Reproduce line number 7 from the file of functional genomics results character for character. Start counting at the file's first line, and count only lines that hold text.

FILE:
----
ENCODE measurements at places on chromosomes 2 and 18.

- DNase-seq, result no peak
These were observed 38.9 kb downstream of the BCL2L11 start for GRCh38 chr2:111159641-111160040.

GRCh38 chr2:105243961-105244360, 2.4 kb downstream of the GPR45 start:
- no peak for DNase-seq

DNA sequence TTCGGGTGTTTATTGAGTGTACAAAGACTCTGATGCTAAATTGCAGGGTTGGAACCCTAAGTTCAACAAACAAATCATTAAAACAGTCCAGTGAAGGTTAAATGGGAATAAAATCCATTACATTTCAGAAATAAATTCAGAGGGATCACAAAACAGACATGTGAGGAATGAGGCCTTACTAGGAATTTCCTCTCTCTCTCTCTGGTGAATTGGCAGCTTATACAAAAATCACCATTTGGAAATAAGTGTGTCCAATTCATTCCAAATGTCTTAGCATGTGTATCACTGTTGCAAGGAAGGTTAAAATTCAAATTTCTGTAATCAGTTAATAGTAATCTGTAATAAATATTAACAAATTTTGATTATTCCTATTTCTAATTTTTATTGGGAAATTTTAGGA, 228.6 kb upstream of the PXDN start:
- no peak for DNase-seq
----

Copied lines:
- no peak for DNase-seq